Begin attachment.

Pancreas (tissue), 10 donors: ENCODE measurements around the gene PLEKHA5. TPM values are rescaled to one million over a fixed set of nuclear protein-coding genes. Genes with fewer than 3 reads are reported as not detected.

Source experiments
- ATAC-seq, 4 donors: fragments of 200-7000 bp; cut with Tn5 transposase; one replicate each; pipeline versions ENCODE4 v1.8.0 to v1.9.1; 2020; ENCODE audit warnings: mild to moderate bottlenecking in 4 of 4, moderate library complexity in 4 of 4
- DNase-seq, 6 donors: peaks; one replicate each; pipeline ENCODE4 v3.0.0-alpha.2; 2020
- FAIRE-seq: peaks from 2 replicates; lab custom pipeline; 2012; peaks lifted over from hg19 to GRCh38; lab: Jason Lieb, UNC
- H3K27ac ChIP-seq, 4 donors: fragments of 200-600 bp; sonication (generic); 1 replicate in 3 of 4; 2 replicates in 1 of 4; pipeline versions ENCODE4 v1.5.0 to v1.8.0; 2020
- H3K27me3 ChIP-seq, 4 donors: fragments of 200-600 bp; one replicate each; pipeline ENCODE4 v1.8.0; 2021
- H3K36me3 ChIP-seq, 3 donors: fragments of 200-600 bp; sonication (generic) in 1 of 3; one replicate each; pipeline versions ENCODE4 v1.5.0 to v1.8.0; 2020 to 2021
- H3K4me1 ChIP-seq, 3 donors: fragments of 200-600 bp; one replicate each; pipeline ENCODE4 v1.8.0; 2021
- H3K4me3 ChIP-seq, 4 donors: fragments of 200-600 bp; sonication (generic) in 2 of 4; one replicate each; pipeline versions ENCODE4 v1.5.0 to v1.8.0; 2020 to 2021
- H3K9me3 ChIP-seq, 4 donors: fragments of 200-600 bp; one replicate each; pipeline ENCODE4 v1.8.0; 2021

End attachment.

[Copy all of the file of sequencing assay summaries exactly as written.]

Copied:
Pancreas (tissue), 10 donors: ENCODE measurements around the gene PLEKHA5. TPM values are rescaled to one million over a fixed set of nuclear protein-coding genes. Genes with fewer than 3 reads are reported as not detected.

Source experiments
- ATAC-seq, 4 donors: fragments of 200-7000 bp; cut with Tn5 transposase; one replicate each; pipeline versions ENCODE4 v1.8.0 to v1.9.1; 2020; ENCODE audit warnings: mild to moderate bottlenecking in 4 of 4, moderate library complexity in 4 of 4
- DNase-seq, 6 donors: peaks; one replicate each; pipeline ENCODE4 v3.0.0-alpha.2; 2020
- FAIRE-seq: peaks from 2 replicates; lab custom pipeline; 2012; peaks lifted over from hg19 to GRCh38; lab: Jason Lieb, UNC
- H3K27ac ChIP-seq, 4 donors: fragments of 200-600 bp; sonication (generic); 1 replicate in 3 of 4; 2 replicates in 1 of 4; pipeline versions ENCODE4 v1.5.0 to v1.8.0; 2020
- H3K27me3 ChIP-seq, 4 donors: fragments of 200-600 bp; one replicate each; pipeline ENCODE4 v1.8.0; 2021
- H3K36me3 ChIP-seq, 3 donors: fragments of 200-600 bp; sonication (generic) in 1 of 3; one replicate each; pipeline versions ENCODE4 v1.5.0 to v1.8.0; 2020 to 2021
- H3K4me1 ChIP-seq, 3 donors: fragments of 200-600 bp; one replicate each; pipeline ENCODE4 v1.8.0; 2021
- H3K4me3 ChIP-seq, 4 donors: fragments of 200-600 bp; sonication (generic) in 2 of 4; one replicate each; pipeline versions ENCODE4 v1.5.0 to v1.8.0; 2020 to 2021
- H3K9me3 ChIP-seq, 4 donors: fragments of 200-600 bp; one replicate each; pipeline ENCODE4 v1.8.0; 2021